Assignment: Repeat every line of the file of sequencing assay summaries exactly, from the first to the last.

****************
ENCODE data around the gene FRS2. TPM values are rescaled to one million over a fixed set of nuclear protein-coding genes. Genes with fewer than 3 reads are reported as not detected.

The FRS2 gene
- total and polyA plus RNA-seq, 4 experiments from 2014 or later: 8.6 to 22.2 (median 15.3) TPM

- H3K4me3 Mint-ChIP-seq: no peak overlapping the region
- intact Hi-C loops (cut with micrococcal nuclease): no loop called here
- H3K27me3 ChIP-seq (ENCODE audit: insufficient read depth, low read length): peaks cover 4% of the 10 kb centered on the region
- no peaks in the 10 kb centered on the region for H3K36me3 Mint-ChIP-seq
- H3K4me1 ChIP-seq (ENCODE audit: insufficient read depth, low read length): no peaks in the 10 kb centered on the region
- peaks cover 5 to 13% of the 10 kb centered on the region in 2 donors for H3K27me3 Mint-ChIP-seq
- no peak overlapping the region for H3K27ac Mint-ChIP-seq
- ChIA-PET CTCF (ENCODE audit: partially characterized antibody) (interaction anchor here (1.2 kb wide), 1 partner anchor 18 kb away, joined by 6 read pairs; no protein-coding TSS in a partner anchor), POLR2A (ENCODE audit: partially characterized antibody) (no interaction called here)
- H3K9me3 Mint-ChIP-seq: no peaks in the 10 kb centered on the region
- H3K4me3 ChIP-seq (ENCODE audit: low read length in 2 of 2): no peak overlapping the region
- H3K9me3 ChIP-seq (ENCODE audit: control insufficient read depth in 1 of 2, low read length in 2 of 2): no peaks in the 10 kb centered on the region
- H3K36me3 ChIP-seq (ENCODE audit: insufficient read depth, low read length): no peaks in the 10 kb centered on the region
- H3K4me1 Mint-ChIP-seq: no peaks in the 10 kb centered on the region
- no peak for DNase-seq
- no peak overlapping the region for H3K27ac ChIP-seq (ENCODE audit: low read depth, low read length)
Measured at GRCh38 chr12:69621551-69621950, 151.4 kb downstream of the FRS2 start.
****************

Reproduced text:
ENCODE data around the gene FRS2. TPM values are rescaled to one million over a fixed set of nuclear protein-coding genes. Genes with fewer than 3 reads are reported as not detected.

The FRS2 gene
- total and polyA plus RNA-seq, 4 experiments from 2014 or later: 8.6 to 22.2 (median 15.3) TPM

- H3K4me3 Mint-ChIP-seq: no peak overlapping the region
- intact Hi-C loops (cut with micrococcal nuclease): no loop called here
- H3K27me3 ChIP-seq (ENCODE audit: insufficient read depth, low read length): peaks cover 4% of the 10 kb centered on the region
- no peaks in the 10 kb centered on the region for H3K36me3 Mint-ChIP-seq
- H3K4me1 ChIP-seq (ENCODE audit: insufficient read depth, low read length): no peaks in the 10 kb centered on the region
- peaks cover 5 to 13% of the 10 kb centered on the region in 2 donors for H3K27me3 Mint-ChIP-seq
- no peak overlapping the region for H3K27ac Mint-ChIP-seq
- ChIA-PET CTCF (ENCODE audit: partially characterized antibody) (interaction anchor here (1.2 kb wide), 1 partner anchor 18 kb away, joined by 6 read pairs; no protein-coding TSS in a partner anchor), POLR2A (ENCODE audit: partially characterized antibody) (no interaction called here)
- H3K9me3 Mint-ChIP-seq: no peaks in the 10 kb centered on the region
- H3K4me3 ChIP-seq (ENCODE audit: low read length in 2 of 2): no peak overlapping the region
- H3K9me3 ChIP-seq (ENCODE audit: control insufficient read depth in 1 of 2, low read length in 2 of 2): no peaks in the 10 kb centered on the region
- H3K36me3 ChIP-seq (ENCODE audit: insufficient read depth, low read length): no peaks in the 10 kb centered on the region
- H3K4me1 Mint-ChIP-seq: no peaks in the 10 kb centered on the region
- no peak for DNase-seq
- no peak overlapping the region for H3K27ac ChIP-seq (ENCODE audit: low read depth, low read length)
Measured at GRCh38 chr12:69621551-69621950, 151.4 kb downstream of the FRS2 start.